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Policing Wall Street is hard work.
The U.S. Securities and Exchange Commission, the undisputed top cop on the Street beat, has its work cut out for it. After all, the SEC enforcement squad has to juggle what and whom they go after because they don't have unlimited resources.
We all get that.
What I don't get is why they drop the ball on some of the biggest schemes staring them right in the face.
Take "fair and orderly" markets, for example.
They're not always orderly, and the truth is they aren't fair.
The folks at the SEC know this. So why have they taken so long to do so little about it?
They say they're making progress.
Here's why you can't believe that…
The UBS Dark Pool Fine Is Just a Limp Reprimand
Last week, with some fanfare because it was the largest fine in such a case, the SEC came down on UBS Group AG (NYSE: UBS) for not following the rules and regulations that make markets fair and orderly – and also for not being honest to its clients.
The record fine was all of $14.4 million (not billion). Maybe that's why you didn't hear about it. It wasn't newsworthy.
The SEC slapped UBS, which runs the second-largest dark pool in the country, on the wrist for violations that occurred from 2008 through 2012. During that time, UBS's dark pool offered select market-makers and high-frequency trading desks illegal order-types. Additionally, UBS broke promises to its own clients, who were told their dark-pool trading data would be strictly confidential.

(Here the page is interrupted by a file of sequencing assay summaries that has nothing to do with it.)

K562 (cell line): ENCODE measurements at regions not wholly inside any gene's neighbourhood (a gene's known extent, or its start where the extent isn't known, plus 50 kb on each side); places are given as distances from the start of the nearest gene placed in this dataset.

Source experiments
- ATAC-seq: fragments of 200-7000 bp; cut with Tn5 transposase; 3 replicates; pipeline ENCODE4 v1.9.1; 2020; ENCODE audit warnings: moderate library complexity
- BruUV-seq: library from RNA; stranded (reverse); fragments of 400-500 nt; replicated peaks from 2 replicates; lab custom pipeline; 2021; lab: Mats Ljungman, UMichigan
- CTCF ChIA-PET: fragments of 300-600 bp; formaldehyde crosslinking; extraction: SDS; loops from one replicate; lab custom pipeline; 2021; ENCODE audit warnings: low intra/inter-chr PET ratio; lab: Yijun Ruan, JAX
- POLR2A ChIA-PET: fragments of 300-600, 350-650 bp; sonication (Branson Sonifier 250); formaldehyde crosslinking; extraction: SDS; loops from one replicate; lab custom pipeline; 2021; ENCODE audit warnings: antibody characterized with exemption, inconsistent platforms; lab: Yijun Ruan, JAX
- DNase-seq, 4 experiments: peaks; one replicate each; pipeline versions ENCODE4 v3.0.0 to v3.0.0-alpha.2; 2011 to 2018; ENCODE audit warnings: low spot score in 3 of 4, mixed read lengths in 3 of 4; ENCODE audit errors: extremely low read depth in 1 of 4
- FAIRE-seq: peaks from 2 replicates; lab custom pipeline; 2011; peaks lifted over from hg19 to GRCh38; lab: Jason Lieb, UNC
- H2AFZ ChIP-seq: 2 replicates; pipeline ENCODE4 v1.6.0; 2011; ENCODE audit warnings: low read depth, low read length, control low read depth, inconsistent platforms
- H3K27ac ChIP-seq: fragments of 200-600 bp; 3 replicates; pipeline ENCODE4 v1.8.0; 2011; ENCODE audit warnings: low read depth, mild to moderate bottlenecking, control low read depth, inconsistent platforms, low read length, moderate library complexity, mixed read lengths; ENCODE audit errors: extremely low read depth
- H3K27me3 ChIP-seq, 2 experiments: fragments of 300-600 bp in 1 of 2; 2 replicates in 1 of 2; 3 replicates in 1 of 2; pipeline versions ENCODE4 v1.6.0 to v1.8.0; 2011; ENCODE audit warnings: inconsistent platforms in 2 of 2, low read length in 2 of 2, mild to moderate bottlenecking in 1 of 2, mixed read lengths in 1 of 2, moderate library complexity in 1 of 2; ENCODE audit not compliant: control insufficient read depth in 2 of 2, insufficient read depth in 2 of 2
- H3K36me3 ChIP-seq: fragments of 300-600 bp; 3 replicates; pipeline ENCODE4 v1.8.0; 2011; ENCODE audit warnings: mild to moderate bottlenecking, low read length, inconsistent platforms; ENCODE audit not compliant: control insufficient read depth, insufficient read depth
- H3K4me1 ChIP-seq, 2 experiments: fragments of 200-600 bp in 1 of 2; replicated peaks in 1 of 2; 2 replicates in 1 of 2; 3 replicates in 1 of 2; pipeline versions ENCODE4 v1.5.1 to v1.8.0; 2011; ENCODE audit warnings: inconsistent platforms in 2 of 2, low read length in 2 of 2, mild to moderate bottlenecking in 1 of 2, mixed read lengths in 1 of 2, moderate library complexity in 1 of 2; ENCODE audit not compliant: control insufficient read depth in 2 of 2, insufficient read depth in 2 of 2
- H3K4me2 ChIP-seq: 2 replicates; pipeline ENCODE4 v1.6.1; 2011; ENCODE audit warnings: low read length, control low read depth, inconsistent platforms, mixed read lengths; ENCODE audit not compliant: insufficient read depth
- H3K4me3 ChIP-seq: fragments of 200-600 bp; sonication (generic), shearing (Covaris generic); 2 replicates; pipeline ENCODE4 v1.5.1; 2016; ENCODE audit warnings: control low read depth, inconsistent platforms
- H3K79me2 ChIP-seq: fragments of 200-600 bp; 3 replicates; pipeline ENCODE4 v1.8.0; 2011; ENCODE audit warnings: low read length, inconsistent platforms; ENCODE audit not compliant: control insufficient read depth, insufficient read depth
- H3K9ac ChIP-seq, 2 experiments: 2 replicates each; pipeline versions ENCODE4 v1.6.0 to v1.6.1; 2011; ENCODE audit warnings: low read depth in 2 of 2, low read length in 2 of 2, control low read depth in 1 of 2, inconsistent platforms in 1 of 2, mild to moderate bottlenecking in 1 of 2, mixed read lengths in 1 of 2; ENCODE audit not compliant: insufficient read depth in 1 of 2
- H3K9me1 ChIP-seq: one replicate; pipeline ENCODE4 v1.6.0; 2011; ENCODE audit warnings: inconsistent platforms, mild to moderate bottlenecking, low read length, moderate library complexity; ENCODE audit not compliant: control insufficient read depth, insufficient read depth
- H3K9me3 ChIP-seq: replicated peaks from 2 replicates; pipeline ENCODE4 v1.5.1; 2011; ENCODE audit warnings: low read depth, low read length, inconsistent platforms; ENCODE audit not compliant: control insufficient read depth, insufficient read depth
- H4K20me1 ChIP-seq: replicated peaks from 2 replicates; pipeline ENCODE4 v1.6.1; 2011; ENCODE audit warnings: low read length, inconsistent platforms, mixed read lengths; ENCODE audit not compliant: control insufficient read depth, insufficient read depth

Because the minimum increment at which stocks can trade is $0.01, it is illegal to submit orders in increments of less than a penny. But that's what UBS allowed its favored clients to do. Not everyone mind you, just select market-makers and HFT traders. That's illegal because bidding or offering at less than a penny moves those orders up in line ahead of pending orders by others who abide by the rules.
About the Author
Shah Gilani is the Event Trading Specialist for Money Map Press. He provides specific trading recommendations in Capital Wave Forecast, where he predicts gigantic "waves" of money forming and shows you how to play them for the biggest gains. In Zenith Trading Circle Shah reveals the worst companies in the markets - right from his coveted Bankruptcy Almanac - and how readers can trade them over and over again for huge gains. He also writes our most talked-about publication, Wall Street Insights & Indictments, where he reveals how Wall Street's high-stakes game is really played.